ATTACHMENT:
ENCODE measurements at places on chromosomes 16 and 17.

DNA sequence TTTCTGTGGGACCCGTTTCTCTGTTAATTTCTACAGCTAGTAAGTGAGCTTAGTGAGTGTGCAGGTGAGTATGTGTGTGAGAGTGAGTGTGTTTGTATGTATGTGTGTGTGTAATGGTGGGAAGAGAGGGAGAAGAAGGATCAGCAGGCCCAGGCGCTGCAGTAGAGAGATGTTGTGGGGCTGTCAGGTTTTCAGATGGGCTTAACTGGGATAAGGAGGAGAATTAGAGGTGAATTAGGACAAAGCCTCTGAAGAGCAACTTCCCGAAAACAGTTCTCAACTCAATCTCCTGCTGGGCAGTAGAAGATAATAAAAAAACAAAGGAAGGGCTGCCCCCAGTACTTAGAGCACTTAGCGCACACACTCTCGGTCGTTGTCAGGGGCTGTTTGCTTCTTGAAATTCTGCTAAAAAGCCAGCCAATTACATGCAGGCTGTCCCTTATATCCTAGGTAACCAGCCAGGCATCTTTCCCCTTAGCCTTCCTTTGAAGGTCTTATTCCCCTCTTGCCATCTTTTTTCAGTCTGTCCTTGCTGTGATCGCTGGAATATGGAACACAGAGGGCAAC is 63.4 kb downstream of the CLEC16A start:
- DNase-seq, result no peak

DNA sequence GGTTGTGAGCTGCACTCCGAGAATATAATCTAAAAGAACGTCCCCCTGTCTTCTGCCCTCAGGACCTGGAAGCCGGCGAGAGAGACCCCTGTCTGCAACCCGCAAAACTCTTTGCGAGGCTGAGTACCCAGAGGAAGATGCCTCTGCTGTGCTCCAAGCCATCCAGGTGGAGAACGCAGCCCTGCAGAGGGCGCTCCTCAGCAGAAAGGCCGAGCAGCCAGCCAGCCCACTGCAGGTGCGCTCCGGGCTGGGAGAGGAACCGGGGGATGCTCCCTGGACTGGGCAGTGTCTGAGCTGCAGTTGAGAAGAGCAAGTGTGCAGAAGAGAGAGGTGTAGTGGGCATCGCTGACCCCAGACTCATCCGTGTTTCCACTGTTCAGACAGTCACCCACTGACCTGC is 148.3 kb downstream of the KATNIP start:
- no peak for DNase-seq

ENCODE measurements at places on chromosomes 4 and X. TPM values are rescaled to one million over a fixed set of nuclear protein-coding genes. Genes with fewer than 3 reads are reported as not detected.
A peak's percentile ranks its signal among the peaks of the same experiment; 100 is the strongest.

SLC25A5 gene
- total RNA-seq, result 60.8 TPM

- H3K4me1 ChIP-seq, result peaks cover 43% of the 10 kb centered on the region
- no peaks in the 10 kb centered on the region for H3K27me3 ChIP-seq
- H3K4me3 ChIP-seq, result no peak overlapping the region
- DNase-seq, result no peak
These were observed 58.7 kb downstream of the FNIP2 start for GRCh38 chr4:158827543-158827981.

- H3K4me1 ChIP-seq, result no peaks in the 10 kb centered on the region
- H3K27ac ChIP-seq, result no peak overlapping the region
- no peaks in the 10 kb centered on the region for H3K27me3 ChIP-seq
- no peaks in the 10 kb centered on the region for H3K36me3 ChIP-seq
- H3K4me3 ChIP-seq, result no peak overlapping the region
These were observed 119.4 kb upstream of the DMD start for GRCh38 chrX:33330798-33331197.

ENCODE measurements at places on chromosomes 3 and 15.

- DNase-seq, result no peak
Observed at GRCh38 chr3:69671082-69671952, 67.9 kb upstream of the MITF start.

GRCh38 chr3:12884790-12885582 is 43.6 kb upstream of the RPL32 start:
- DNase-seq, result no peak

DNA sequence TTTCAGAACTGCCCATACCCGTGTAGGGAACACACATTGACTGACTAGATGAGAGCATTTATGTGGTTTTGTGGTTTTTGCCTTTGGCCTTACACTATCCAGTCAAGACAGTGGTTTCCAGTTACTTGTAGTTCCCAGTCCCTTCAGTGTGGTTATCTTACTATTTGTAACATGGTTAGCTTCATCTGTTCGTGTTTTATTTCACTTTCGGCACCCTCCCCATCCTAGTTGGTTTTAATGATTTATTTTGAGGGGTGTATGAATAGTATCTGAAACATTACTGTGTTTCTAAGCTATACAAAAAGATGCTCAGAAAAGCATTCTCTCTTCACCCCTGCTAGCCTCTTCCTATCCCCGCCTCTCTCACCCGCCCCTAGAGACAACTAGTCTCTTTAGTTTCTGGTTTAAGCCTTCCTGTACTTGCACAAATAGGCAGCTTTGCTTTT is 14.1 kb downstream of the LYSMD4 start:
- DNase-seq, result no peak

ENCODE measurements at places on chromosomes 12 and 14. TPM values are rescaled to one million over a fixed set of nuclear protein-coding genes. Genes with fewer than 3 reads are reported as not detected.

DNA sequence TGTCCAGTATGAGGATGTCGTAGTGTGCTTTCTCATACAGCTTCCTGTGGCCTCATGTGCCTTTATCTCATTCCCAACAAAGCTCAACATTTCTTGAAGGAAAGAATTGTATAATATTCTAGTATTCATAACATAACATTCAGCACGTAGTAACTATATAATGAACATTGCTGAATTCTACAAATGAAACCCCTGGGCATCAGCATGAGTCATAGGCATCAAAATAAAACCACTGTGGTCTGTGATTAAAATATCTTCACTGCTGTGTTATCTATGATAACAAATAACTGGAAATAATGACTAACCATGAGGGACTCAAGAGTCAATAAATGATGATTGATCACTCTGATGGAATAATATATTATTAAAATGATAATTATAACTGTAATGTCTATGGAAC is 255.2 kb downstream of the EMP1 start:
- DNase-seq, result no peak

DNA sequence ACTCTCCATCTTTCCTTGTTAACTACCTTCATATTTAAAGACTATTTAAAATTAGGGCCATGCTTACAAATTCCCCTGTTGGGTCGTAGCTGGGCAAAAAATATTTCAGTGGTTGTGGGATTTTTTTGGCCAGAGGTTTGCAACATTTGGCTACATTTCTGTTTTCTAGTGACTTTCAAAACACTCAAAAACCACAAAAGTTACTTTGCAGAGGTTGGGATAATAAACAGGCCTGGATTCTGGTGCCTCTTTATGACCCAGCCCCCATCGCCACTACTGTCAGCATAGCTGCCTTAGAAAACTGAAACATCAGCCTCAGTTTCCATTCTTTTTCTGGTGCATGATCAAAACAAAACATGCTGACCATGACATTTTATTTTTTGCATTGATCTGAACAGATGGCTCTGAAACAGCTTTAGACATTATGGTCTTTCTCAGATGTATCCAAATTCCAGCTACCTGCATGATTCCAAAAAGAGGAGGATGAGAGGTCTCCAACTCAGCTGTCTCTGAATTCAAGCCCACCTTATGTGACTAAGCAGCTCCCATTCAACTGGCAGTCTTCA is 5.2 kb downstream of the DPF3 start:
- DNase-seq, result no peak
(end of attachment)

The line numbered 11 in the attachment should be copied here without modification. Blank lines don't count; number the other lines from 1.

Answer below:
- no peaks in the 10 kb centered on the region for H3K27me3 ChIP-seq